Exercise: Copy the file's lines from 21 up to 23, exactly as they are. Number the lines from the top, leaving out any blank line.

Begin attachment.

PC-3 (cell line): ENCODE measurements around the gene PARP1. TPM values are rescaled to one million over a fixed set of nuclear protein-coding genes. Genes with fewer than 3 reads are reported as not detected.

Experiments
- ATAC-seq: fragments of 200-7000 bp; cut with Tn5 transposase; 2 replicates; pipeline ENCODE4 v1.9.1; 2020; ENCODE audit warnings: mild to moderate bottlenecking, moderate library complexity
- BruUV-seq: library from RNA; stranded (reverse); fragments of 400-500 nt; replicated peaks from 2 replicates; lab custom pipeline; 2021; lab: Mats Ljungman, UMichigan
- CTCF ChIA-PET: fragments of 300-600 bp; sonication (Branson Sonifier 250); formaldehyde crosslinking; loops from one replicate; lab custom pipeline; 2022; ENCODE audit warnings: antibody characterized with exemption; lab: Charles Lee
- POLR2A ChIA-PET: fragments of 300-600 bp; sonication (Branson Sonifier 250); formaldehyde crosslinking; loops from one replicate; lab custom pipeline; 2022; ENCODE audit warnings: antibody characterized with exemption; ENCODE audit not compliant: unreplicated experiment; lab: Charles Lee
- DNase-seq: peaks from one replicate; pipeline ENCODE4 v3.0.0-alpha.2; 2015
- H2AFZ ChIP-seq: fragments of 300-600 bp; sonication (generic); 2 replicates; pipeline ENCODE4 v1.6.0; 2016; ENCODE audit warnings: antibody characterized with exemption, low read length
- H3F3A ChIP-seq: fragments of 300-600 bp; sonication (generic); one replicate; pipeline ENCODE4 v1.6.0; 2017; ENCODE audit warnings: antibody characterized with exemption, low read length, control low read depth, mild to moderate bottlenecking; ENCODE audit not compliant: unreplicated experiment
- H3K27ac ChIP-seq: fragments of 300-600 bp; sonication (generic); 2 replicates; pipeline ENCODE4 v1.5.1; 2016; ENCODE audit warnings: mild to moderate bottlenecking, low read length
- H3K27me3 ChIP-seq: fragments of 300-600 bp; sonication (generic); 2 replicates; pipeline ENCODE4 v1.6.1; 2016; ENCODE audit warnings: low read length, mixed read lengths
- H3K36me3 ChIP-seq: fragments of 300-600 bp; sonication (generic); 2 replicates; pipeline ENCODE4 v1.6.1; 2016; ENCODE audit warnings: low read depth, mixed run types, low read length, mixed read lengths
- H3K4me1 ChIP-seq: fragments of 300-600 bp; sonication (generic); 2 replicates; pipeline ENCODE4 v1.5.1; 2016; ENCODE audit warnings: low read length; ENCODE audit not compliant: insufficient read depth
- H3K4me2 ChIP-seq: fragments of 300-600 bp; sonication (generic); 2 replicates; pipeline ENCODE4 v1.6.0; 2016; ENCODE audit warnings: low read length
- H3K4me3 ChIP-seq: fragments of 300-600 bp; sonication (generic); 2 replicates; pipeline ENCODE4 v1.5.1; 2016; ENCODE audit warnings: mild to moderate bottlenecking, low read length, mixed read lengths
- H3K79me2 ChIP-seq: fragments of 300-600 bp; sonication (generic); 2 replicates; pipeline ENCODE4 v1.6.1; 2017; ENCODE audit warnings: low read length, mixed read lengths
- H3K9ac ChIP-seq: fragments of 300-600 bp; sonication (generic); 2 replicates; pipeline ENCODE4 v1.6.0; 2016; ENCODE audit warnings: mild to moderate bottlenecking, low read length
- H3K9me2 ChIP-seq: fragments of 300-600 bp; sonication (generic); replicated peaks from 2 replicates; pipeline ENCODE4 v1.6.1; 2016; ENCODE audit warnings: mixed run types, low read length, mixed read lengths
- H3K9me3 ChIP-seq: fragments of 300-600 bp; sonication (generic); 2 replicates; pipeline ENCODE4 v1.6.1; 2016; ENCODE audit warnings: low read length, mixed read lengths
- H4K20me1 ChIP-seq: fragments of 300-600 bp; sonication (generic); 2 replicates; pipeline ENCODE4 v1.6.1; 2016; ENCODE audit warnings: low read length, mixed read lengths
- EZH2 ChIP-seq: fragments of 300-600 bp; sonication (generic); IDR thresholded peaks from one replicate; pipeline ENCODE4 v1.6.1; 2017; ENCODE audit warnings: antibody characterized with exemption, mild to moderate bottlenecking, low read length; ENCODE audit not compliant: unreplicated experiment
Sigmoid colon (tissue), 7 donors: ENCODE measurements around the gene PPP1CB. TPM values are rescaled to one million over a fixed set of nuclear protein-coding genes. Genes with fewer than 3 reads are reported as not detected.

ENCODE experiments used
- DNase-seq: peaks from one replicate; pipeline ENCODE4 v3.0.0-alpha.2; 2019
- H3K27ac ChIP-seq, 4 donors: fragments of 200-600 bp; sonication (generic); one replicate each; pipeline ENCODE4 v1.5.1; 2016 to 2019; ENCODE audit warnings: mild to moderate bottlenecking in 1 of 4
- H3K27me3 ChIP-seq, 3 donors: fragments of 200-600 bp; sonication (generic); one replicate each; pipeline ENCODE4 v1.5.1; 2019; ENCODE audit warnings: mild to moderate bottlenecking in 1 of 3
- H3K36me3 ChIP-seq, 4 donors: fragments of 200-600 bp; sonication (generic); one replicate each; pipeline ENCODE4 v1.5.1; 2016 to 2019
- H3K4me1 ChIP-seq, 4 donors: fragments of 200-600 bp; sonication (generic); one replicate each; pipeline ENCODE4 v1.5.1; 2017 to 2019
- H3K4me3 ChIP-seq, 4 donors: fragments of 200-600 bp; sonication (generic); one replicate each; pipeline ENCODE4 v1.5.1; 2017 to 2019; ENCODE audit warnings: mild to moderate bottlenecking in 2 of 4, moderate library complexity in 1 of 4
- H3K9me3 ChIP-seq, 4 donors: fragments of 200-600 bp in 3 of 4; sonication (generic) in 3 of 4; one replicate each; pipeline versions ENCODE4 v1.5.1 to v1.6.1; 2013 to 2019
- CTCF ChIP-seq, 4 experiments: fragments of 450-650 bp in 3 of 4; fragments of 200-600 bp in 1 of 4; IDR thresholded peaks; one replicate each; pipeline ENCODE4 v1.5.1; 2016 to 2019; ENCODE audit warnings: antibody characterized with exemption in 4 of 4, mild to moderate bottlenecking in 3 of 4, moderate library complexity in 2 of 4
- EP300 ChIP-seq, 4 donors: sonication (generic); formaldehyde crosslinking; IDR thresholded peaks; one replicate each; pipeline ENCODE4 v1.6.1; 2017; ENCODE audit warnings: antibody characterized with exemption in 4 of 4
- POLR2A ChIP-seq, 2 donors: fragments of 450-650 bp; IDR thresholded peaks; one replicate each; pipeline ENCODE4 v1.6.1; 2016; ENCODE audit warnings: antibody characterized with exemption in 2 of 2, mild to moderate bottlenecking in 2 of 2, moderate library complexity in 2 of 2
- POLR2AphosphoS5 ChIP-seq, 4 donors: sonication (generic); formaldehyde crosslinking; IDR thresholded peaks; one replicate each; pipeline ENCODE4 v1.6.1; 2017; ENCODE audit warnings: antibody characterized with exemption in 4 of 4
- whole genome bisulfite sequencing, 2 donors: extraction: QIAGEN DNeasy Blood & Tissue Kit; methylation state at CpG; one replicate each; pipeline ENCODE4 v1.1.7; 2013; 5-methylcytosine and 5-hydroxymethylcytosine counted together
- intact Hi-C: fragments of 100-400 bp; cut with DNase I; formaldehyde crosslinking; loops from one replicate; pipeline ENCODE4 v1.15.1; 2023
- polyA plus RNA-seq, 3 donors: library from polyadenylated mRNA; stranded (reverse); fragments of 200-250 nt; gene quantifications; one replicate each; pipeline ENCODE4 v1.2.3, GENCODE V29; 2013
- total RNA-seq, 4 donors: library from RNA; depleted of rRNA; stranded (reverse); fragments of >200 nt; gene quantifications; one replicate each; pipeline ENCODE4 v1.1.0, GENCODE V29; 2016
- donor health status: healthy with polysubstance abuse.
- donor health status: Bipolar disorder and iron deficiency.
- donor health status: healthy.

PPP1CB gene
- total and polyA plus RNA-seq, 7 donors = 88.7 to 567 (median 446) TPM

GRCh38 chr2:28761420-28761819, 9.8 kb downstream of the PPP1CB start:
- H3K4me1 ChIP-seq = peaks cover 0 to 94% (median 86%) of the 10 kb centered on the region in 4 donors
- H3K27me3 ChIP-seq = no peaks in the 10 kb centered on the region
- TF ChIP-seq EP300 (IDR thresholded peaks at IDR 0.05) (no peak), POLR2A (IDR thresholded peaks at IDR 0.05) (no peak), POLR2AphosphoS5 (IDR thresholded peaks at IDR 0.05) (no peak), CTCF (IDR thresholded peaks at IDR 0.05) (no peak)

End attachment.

- EZH2 ChIP-seq: fragments of 300-600 bp; sonication (generic); IDR thresholded peaks from one replicate; pipeline ENCODE4 v1.6.1; 2017; ENCODE audit warnings: antibody characterized with exemption, mild to moderate bottlenecking, low read length; ENCODE audit not compliant: unreplicated experiment
Sigmoid colon (tissue), 7 donors: ENCODE measurements around the gene PPP1CB. TPM values are rescaled to one million over a fixed set of nuclear protein-coding genes. Genes with fewer than 3 reads are reported as not detected.

ENCODE experiments used